Baltimore's familiar Harbor Shuttle, scuttled for a week, resurfaced yesterday in the Inner Harbor.With little fanfare, the city has negotiated a new agreement with Ron Morgan, operator of the water taxi service. The deal puts Harbor Shuttle back in business, a week after Morgan accused city officials of giving his only competitor favored treatment and filed a $2 million lawsuit against the city.According to Morgan, the new agreement will allow Harbor Shuttle to land at the Maryland Science Center and the Harborplace Amphitheatre, between the Pratt and Light streets pavilions.
NEWS
By Dennis O'Brien and Dennis O'Brien,SUN STAFF | April 30, 1998
The operators of an Inner Harbor water taxi filed a $9 million suit in Baltimore Circuit Court yesterday against a rival service, alleging the rival made false claims to win city approval and that its boats make the Inner Harbor unsafe for water taxis.Harbor Boating Inc., which operates Water Taxi, filed the suit against Silver Clipper Inc. and its two principals, Ronald B. Morgan and Gail B. Flanagan.The suit alleges Morgan and Flanagan misrepresented Silver Clipper as "100 percent woman owned" last year when they won city approval to continue shuttling Inner Harbor passengers.
NEWS
By Brenda J. Buote and Brenda J. Buote,SUN STAFF | January 4, 1998
Baltimore's two competing water taxis will stay afloat into the next century, if city officials can persuade the operators to share several landings in the Inner Harbor.That proposal doesn't please Ed Kane, owner of Water Taxi, who is refusing to dock at any landing that his competitor is allowed to use."The city's recommendation raises very severe safety concerns," said James P. Gillece Jr., the lawyer representing Kane. "The idea of having two boats going to one landing, which they are to share, to try to pick up passengers -- it would be a prelude to disaster."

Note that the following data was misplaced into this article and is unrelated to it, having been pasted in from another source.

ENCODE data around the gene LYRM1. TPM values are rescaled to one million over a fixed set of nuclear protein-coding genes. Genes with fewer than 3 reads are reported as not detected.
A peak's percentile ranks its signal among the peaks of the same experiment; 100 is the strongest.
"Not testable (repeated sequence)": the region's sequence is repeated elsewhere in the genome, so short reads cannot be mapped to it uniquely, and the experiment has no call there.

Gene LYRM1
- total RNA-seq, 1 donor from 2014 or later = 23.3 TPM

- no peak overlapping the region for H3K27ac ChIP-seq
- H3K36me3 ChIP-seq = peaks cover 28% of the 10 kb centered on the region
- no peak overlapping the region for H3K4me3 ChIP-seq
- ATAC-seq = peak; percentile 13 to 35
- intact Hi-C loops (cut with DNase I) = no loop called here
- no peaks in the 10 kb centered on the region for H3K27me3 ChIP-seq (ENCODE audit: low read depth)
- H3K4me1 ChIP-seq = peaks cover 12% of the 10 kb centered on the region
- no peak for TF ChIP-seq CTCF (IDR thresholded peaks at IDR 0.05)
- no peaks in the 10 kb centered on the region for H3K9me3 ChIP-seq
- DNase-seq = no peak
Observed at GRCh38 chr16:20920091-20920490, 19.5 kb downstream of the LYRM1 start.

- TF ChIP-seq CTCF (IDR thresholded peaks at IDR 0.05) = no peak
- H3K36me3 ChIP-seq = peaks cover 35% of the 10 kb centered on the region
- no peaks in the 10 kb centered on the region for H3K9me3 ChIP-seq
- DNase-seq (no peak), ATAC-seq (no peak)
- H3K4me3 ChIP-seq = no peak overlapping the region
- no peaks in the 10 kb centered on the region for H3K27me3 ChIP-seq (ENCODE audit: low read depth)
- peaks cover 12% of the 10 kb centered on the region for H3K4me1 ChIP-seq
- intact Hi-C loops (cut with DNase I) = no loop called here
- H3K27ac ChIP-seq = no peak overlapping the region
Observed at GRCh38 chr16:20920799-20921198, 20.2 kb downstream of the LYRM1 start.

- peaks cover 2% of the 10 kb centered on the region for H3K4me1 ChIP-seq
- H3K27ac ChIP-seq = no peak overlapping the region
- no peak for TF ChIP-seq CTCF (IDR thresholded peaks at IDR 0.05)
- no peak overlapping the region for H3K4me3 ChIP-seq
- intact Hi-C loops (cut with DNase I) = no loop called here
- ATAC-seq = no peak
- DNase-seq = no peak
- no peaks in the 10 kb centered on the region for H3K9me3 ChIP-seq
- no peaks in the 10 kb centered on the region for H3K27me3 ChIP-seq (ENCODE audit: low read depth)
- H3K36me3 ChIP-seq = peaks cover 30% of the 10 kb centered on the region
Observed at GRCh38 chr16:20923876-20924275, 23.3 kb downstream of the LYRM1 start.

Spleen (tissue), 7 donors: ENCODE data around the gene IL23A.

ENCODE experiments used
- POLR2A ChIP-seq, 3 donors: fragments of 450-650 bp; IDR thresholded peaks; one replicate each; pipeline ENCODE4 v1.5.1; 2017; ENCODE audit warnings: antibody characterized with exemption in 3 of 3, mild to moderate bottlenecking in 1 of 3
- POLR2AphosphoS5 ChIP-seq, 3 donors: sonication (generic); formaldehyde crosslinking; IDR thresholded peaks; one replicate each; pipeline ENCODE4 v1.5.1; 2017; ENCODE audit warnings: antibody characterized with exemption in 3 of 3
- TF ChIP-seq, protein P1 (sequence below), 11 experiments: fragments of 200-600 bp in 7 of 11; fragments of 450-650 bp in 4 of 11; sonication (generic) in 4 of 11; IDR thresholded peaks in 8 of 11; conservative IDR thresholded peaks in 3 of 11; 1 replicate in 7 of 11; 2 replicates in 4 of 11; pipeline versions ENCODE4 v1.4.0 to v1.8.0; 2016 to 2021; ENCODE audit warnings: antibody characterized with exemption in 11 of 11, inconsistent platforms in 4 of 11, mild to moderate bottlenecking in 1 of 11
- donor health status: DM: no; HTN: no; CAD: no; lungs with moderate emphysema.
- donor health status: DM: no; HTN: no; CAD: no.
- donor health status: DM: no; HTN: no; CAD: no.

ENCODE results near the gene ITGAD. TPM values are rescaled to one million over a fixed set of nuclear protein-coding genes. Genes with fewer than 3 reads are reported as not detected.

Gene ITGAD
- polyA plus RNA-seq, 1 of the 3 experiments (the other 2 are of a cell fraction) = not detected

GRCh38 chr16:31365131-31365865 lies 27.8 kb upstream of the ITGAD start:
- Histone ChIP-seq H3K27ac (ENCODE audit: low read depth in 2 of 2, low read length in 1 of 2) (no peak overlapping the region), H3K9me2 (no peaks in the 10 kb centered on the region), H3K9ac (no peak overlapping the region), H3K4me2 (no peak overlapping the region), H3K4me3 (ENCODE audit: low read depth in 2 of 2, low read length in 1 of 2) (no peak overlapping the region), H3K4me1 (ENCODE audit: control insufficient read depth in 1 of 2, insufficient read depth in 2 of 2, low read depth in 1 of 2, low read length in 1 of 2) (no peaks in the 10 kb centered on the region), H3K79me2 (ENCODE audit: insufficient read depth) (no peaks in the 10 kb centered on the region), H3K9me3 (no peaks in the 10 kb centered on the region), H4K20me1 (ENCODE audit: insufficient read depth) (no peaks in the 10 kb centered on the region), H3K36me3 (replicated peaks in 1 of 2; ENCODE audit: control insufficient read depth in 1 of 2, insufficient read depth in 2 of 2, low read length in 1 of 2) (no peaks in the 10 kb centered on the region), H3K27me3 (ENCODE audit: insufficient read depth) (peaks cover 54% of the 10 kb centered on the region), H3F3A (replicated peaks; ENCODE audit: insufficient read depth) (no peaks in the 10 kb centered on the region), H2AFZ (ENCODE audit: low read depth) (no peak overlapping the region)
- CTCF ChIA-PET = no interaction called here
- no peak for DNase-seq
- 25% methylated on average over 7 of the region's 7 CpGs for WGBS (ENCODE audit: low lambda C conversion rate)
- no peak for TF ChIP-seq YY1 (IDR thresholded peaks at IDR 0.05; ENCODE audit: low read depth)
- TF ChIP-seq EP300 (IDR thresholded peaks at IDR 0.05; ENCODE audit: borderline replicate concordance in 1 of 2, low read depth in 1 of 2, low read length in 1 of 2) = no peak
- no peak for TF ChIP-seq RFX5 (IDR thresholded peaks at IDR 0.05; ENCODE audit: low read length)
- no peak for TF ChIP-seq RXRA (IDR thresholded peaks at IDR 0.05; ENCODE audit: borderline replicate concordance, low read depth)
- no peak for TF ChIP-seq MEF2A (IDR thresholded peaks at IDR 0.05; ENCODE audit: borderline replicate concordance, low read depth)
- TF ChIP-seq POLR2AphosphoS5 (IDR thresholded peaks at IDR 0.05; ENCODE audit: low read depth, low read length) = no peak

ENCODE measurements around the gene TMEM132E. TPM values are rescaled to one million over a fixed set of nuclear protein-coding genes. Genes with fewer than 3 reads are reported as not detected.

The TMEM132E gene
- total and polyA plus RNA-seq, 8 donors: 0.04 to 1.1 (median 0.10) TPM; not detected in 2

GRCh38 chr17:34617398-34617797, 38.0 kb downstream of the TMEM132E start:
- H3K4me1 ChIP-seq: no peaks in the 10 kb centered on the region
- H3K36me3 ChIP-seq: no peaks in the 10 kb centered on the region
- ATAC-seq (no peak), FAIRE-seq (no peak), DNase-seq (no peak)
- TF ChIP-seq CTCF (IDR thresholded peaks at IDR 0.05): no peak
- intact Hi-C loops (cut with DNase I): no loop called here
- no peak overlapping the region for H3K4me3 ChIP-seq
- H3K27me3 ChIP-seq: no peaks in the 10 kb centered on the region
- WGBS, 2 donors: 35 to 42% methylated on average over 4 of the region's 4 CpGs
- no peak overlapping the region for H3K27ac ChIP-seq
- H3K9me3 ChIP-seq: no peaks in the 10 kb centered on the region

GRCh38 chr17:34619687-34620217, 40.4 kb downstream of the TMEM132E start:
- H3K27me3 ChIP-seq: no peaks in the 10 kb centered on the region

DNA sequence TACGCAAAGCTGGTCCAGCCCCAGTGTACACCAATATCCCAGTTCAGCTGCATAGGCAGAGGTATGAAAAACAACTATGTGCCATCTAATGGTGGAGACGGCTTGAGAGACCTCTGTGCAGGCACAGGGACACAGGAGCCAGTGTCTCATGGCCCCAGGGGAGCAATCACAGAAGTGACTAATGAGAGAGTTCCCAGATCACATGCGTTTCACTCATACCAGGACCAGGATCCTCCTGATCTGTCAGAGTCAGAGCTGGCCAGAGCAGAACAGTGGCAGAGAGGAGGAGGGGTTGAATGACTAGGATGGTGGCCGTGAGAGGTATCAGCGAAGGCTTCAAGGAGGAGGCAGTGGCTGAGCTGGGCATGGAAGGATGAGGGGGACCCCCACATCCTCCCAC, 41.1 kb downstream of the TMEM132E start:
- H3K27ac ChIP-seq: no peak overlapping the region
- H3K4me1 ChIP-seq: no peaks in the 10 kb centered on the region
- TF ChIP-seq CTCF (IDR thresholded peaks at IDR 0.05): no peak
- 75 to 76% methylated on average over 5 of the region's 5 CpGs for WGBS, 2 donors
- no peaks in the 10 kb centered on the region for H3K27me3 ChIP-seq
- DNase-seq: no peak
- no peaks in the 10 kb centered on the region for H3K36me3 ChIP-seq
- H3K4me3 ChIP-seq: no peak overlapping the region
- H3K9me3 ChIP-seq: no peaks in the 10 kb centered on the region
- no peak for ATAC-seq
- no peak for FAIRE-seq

NEWS
March 1, 1997
AS BALTIMORE'S public works director, George S. Balog is a powerful man. He commands a big budget and an army of workers, who can favor friends or punish enemies. This fact is well understood: Mr. Balog derives much of his considerable power from being one of the most productive fund raisers for Mayor Kurt L. Schmoke's political causes.Mr. Balog has now made a peculiar contribution to the commemoration of the 200th anniversary of Baltimore's incorporation. At the start of the tourist season, he has banished one of the two rival water taxi companies from using city landings at the Inner Harbor.
NEWS
By Brenda J. Buote and Brenda J. Buote,SUN STAFF | February 27, 1997
One of Baltimore's familiar water taxis went out of business yesterday.The city is prohibiting Silver Clipper Inc., which operates as Harbor Shuttle, from landing at the Harborplace Amphitheatre, between the Pratt and Light streets pavilions. The amphitheater was the company's only Inner Harbor stop."It's devastating," said Ron Morgan, Silver Clipper president. "At this point, I don't know what's going to happen. We're officially out of business."George G. Balog, director of the Department of Public Works, issued the directive Monday -- five days after Morgan filed a $2 million suit against the city for halting his use of six other landings.